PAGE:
The dangers of falling are not only mental but physical and numerous. Broken bones, concussions, even death can occur as a result of a bad fall. My penchant for falling is often one of my doctor’s biggest concerns. He reminds me of it every month at infusion time when he chides me for wearing flip flops and not shoes that are more stable (I love flip flops because the numbness of my hands makes tying shoelaces on regular shoes incredibly difficult). The physical and occupational therapists I’ve seen due to my MS have also expressed extreme concern in falls. They’re all right too, when you think about the possible dangers and end results of a bad fall, it can be extremely scary. Being more careful with regards to falling is something I know I need to be more mindful of. All of us with Multiple Sclerosis need to take falls seriously, myself included.
I know I need to do better, I need to use my cane more, wear better shoes, and probably get my wheelchair script filled. I need to do less “wall walking”, which is one of the biggest ways I compensate (and one few notice). I’m often proud of how I can get away without using the appropriate aids, and I know many of you are too. But we can’t be that way, we need to take the necessary steps to better prevent falls.
There are a lot of steps we can take to improve our chances of staying on our feet. Using a cane or other walking aid is a big one. Just being mindful about the layout of your house is huge (is that coffee table in the middle of the room a danger?). Wearing sensible shoes. Having the house properly lit. I’ll make an embarrassing confession to prove the importance of all this and because I think it’s legitimately helpful to other MSers. I keep a hand-held urinal next to my bed because I’ve had so many bad falls trying to get to the bathroom in the middle of the night. Seems embarrassing because I’m in my mid-30s but it’s insanely helpful. It beats the concussive falls I’d been having while trying to navigate to the bathroom at night.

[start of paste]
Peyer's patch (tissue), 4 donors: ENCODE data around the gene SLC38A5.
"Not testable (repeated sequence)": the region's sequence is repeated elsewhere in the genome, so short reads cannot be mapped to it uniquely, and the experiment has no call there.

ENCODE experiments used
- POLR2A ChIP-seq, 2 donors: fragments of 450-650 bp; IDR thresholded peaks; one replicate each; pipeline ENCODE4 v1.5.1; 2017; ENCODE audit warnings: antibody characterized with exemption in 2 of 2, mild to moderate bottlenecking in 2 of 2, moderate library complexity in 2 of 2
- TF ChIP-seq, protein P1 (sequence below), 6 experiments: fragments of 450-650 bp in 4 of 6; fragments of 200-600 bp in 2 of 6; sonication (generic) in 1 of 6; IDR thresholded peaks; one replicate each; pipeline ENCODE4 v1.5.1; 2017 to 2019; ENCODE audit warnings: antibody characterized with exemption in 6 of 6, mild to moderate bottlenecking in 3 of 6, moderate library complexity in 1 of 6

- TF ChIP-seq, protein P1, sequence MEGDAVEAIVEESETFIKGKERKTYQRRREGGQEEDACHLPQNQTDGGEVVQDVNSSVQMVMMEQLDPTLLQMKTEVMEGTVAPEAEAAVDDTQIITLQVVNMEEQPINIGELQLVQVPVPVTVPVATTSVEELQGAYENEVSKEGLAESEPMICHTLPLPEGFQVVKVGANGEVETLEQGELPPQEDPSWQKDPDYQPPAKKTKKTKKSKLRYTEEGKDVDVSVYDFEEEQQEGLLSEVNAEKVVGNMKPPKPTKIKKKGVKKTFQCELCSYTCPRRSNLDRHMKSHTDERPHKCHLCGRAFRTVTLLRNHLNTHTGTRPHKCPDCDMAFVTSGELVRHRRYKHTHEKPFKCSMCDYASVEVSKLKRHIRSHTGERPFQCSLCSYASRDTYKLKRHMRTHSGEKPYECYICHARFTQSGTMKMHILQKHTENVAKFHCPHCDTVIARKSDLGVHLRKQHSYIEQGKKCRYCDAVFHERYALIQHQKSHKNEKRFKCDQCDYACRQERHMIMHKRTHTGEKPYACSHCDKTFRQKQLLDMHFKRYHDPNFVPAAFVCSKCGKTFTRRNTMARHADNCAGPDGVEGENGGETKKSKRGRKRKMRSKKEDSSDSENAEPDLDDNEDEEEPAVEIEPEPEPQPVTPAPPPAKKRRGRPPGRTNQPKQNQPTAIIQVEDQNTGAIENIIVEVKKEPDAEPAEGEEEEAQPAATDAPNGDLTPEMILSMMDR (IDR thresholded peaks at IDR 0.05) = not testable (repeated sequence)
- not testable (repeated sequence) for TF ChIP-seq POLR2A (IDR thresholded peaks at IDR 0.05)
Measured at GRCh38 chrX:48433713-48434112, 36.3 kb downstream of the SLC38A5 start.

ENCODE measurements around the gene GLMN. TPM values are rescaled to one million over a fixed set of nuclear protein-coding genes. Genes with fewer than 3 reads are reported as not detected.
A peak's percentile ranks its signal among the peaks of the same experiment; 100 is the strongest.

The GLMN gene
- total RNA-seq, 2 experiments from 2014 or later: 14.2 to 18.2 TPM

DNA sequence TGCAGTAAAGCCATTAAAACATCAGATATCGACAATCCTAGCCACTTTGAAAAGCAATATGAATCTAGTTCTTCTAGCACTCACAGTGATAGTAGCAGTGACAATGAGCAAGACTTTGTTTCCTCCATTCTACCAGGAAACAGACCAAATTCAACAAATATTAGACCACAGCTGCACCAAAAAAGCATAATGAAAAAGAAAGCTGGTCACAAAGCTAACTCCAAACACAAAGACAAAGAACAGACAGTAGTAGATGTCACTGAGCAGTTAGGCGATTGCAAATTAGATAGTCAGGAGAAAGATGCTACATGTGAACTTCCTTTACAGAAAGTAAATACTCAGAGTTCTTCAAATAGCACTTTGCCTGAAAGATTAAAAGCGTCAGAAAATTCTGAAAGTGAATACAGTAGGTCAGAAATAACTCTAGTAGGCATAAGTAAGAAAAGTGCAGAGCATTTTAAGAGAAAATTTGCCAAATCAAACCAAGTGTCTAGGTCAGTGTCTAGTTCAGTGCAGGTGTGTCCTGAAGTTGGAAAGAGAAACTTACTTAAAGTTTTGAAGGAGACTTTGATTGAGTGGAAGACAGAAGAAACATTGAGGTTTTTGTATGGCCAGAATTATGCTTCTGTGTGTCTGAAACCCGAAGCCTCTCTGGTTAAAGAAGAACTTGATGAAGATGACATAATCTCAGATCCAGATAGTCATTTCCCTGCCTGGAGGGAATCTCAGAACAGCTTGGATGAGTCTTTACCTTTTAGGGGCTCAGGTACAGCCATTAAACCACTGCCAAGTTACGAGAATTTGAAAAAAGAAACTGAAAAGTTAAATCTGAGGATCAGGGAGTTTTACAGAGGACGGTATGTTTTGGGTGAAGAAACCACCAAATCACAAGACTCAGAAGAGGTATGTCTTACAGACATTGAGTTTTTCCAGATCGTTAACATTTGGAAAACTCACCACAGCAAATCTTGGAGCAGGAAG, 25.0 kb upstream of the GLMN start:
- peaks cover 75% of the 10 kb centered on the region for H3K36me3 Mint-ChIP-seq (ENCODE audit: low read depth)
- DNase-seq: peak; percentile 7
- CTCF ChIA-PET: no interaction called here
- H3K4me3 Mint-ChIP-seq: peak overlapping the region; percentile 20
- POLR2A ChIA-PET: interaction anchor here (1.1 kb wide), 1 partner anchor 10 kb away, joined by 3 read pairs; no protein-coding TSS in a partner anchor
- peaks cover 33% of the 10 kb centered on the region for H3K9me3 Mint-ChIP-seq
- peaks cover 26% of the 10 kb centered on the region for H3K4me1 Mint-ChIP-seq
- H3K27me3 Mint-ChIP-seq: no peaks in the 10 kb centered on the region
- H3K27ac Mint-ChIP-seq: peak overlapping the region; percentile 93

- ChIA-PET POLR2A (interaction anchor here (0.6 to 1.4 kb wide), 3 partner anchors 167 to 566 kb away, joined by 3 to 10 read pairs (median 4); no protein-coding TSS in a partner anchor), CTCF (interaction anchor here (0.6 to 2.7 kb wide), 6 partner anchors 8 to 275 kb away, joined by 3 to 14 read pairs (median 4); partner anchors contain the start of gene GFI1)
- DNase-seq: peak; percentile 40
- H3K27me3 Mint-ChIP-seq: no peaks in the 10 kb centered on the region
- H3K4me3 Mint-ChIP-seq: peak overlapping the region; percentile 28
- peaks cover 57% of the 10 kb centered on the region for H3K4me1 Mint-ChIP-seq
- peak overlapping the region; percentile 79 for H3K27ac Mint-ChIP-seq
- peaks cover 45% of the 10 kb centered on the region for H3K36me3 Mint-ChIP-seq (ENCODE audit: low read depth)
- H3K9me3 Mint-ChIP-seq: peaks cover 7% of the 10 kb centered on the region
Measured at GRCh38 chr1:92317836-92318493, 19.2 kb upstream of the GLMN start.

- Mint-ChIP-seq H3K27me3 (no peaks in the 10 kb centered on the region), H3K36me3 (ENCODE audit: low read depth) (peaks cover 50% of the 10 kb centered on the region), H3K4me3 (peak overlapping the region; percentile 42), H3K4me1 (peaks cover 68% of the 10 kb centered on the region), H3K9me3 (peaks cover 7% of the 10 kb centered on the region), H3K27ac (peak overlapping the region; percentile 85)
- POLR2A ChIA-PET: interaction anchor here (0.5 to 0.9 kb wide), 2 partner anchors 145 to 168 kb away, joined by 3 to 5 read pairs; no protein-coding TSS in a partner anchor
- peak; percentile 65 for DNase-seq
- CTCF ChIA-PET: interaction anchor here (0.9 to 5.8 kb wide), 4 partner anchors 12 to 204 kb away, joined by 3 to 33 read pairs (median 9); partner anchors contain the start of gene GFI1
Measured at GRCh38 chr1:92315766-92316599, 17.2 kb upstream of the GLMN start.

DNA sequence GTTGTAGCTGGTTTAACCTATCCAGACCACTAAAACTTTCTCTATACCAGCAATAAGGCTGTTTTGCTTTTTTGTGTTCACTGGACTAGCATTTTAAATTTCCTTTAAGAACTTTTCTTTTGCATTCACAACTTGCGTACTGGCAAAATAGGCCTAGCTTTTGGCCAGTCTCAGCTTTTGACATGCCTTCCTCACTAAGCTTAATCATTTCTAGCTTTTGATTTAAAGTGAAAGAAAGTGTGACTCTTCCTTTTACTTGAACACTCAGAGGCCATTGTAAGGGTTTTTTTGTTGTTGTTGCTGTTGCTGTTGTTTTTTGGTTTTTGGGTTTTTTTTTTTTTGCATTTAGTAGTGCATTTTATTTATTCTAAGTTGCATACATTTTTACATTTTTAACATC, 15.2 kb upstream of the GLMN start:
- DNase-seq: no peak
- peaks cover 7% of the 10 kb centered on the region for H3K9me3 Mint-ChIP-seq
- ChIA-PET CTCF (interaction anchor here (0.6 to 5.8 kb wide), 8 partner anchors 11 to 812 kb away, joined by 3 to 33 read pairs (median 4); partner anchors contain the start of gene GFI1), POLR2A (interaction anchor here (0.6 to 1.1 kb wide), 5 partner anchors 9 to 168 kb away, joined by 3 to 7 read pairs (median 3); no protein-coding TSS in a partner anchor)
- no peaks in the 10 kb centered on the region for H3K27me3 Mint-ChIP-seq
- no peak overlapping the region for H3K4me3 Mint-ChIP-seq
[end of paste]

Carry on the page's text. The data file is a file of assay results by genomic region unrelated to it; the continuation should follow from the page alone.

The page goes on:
Another very important thing I’d recommend is to see a physical or occupational therapist. They can help you work on tips to better prevent falls and also help with strengthening some parts of your body to help in the task as well. I’ve even learned the proper way to use my cane from one of these. Physical, occupational, and speech therapy are all very important but often overlooked ways of treatment that I urge all MSers to investigate. We can take medication for some symptoms, but there is no cure for MS itself. It’s a very important strategy to learn how to live with the issues you have and these therapists give you the tools to do that. I also can’t stress enough the emotional benefits you gain by actively working with someone to battle your disease and not just passively take a medication.
The dangers of falling, both mental and physical, are numerous and greatly affect the lives of those with Multiple Sclerosis. Many of us have had many experiences with falling but we can all take steps to limit those experiences in the future. Knowledge is power and the more we all discuss strategies for fighting falls, not only with other MSers but with friends and family, the better we will all be at staying on our feet.
How many specialists did you see before finding "The One"?